The M.A. in English degree is a 36-credit program requiring two core courses and 28 credit hours of elective courses.
Tentative Schedule of Courses
Required Foundational Course:
- ENG-L506 Intro to Methods of Criticism and Research (4 cr)
An examination of how to closely analyze a text and use contemporary literary theory.
- ENG-W609 Independent Writing Project (4 cr)
Enables students to work on a writing or research project that they initiate, plan, and complete under the direction of an English department faculty member. Students must take at least one graduate course in the area of the research project, or two graduate level creative-writing workshops if the project is creative writing, prior to taking W609.
In consultation with their advisor, students select their elective courses and develop a schedule plan upon their admission to the program.
Composition and Rhetoric
ENG W500 Issues in Teaching Writing (4 cr.)
Consideration of fundamental issues in the teaching of writing and the major approaches to composition instruction. Specific topics include teaching invention and revision, diagnosing errors, teaching style and organization, making assignments, and evaluating student writing.
ENG W501 Teaching College Writing (4 cr.)
The study of teaching reading and writing. The course focuses on composition and rhetoric research methodologies. The course explores researching a range of teaching technologies.
ENG W620 Advanced Argumentative Writing (4 cr.)
In this course, we will engage in the advanced study of rhetorical theories of argument. Students explore the history of rhetorical theories of argument and its application to the teaching of writing, use writing to reflect on argument theories, writing strategies, and classroom practice, and gain application of composition research methods to argumentation projects.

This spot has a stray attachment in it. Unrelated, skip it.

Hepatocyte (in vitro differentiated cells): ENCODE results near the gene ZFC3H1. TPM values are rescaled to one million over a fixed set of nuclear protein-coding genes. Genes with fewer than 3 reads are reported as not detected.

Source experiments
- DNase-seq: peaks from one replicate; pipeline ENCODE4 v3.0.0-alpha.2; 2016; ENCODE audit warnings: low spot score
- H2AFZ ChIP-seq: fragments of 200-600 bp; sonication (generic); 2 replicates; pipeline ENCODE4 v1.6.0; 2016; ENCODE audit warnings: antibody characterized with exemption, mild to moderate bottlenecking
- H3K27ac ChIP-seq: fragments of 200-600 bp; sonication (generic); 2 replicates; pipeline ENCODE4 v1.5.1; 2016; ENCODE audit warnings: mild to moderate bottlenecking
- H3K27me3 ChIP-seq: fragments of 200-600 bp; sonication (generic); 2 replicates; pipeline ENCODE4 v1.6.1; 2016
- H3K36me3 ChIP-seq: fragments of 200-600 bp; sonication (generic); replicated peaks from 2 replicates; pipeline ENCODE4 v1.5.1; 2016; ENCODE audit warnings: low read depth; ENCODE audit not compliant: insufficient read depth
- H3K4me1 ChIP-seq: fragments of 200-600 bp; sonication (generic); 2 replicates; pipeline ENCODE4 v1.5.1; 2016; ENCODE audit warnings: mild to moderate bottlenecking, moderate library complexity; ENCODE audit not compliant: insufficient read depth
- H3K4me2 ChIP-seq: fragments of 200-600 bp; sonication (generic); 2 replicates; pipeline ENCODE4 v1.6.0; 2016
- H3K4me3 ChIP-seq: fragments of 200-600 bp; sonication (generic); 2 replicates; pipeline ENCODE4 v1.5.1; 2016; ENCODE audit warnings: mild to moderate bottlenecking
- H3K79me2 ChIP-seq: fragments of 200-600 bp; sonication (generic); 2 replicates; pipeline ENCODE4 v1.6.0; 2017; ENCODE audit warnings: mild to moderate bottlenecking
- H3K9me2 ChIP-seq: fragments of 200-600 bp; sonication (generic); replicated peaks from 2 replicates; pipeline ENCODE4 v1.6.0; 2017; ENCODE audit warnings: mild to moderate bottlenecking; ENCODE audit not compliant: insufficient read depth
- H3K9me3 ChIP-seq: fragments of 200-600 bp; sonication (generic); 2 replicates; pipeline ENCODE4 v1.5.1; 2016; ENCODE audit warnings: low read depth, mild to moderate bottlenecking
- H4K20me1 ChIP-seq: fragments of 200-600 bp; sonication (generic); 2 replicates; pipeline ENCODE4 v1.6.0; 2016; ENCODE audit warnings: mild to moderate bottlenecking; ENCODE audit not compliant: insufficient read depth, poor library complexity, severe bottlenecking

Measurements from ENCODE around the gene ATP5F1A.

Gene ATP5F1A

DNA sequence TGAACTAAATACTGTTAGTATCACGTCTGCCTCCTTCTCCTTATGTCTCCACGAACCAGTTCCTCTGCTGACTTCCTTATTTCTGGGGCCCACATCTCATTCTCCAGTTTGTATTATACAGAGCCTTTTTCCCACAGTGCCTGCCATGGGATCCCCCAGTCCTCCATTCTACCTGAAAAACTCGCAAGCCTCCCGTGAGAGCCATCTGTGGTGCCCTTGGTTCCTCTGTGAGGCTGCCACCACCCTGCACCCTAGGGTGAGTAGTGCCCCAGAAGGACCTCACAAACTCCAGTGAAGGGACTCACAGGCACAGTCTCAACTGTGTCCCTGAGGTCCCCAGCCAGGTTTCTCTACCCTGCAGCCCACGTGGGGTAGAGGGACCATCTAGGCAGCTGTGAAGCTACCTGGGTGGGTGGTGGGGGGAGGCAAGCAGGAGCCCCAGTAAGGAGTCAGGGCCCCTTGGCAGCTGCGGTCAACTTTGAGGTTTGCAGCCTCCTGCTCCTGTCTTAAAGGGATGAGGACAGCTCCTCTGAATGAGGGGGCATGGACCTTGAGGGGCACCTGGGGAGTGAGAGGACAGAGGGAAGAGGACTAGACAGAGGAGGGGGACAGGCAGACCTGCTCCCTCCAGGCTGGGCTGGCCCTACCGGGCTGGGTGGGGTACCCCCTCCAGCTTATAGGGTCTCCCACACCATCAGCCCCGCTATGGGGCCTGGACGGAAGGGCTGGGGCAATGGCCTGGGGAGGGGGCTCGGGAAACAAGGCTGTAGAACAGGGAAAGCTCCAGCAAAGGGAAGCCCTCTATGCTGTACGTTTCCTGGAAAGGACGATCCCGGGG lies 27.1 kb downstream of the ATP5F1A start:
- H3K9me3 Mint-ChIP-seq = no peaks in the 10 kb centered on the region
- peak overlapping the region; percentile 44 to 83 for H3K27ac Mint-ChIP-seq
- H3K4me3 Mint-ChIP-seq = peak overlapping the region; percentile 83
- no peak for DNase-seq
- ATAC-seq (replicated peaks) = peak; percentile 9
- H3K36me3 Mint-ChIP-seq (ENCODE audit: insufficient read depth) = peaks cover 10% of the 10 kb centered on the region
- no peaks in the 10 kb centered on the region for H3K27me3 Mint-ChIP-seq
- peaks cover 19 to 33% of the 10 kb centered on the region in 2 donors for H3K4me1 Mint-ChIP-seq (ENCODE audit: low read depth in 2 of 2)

ENG W682 Special Topics: Rhetoric & Composition (4 cr.)
In this workshop, we will engage in the advanced study of teaching reading and writing. While much of the course centers on studying scholarship, you will also gain practice in connecting reading and writing through a major seminar paper on a topic developed in consultation with your professor. Students shape reading and writing activities to their interests and learning goals.
ENG L608 History of Literary Criticism from 1750 to 1960 (4 cr.)
A survey of the history of literary criticism and theory from the late Enlightenment or early Romantic periods to 1960, including a variety of modern literacy critics and theorists.
ENG L612 Chaucer (4 cr.)
Critical analysis of The Canterbury Tales, Troilus and Criseyde, and selected shorter poems.
ENG L625 Shakespeare (4 cr.)
Critical analysis of selected texts.
ENG L631 English Literature 1660-1790 (4 cr.)
Extensive reading in poetry and nonfictional prose.
ENG L641 English Literature 1790-1900 (4 cr.)
Extensive reading in poetry and nonfictional prose.
ENG L649 British Literature since 1900 (4 cr.)
Extensive reading in all genres.
ENG L651 American Literature 1609-1800 (4 cr.)
Intensive historical and critical study of all genres from John Smith through Charles Brockden Brown.
ENG L653 American Literature 1800-1900 (4 cr.)